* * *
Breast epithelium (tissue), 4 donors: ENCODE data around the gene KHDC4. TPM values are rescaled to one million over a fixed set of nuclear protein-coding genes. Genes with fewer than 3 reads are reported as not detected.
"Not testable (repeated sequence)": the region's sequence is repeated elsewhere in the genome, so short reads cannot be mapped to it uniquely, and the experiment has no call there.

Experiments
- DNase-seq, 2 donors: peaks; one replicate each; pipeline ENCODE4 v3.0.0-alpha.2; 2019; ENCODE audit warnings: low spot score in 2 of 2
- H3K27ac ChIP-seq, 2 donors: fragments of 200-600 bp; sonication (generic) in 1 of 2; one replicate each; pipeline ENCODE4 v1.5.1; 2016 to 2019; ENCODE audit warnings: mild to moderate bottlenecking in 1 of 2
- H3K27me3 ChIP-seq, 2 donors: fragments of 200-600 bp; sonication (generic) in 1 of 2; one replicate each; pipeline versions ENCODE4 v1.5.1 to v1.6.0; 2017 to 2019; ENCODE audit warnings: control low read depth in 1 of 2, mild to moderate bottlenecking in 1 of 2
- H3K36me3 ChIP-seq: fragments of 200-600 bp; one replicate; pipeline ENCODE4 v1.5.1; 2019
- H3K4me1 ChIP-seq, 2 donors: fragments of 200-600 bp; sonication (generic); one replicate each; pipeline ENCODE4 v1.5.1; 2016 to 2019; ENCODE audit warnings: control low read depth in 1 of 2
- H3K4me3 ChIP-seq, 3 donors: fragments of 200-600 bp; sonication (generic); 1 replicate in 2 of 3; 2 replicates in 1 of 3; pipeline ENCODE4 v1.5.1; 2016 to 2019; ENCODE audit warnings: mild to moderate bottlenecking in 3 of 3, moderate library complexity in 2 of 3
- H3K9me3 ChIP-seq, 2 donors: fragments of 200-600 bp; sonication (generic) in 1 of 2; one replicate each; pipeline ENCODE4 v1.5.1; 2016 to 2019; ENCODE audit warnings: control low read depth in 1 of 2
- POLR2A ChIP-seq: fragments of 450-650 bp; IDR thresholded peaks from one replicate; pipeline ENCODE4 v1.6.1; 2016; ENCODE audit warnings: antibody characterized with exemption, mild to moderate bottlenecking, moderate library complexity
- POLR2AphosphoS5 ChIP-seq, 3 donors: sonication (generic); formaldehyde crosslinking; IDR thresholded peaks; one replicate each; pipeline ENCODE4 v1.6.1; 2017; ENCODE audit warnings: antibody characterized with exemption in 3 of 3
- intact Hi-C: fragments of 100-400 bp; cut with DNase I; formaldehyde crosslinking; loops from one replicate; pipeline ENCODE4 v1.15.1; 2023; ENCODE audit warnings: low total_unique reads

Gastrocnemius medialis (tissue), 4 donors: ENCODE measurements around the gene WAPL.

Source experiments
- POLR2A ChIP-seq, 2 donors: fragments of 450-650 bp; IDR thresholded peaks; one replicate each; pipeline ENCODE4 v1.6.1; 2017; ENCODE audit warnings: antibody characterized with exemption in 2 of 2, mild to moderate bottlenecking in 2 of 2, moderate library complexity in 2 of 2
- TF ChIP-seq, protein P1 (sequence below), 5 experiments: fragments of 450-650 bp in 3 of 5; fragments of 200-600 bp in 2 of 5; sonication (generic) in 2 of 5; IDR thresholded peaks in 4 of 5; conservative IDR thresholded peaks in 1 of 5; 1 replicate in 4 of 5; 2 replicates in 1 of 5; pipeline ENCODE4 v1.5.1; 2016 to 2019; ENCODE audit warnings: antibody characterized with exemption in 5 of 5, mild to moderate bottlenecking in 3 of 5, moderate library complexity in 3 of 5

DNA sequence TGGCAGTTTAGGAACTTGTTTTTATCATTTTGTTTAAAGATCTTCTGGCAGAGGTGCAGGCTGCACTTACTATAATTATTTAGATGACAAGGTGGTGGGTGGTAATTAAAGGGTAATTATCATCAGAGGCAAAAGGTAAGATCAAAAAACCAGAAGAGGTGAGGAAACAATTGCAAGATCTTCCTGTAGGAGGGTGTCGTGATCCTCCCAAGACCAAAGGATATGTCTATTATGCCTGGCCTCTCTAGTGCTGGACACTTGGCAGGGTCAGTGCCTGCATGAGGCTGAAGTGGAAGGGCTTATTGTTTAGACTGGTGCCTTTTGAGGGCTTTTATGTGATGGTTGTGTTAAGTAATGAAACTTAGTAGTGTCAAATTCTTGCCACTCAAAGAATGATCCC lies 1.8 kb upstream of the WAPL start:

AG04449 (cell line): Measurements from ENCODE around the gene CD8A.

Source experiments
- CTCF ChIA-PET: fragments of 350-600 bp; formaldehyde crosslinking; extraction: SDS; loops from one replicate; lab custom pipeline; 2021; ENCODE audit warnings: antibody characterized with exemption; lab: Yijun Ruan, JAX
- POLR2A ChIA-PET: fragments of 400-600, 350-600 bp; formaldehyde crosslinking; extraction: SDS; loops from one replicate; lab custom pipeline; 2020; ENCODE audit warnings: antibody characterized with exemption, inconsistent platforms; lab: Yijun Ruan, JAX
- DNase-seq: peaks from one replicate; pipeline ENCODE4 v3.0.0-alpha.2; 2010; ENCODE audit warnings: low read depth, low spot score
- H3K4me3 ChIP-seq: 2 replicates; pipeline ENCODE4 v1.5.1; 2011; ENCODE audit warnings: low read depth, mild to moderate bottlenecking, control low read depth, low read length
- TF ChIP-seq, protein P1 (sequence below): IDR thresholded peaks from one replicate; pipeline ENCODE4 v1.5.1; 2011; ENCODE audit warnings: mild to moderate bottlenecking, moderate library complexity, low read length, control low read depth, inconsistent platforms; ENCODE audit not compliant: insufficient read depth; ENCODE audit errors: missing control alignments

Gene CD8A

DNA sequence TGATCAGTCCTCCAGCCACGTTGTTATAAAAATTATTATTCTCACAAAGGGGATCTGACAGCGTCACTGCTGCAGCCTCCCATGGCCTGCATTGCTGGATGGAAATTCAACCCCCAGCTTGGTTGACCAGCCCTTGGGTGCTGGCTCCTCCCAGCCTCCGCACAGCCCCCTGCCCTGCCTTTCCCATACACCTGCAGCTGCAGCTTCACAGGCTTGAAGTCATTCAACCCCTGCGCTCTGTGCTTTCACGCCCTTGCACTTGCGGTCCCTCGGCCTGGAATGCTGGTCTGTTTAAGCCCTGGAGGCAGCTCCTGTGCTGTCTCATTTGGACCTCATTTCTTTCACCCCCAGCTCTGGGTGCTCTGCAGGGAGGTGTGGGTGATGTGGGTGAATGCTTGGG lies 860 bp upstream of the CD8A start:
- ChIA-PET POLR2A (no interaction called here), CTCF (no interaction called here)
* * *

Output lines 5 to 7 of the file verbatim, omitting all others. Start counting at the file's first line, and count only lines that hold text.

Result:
- H3K27ac ChIP-seq, 2 donors: fragments of 200-600 bp; sonication (generic) in 1 of 2; one replicate each; pipeline ENCODE4 v1.5.1; 2016 to 2019; ENCODE audit warnings: mild to moderate bottlenecking in 1 of 2
- H3K27me3 ChIP-seq, 2 donors: fragments of 200-600 bp; sonication (generic) in 1 of 2; one replicate each; pipeline versions ENCODE4 v1.5.1 to v1.6.0; 2017 to 2019; ENCODE audit warnings: control low read depth in 1 of 2, mild to moderate bottlenecking in 1 of 2
- H3K36me3 ChIP-seq: fragments of 200-600 bp; one replicate; pipeline ENCODE4 v1.5.1; 2019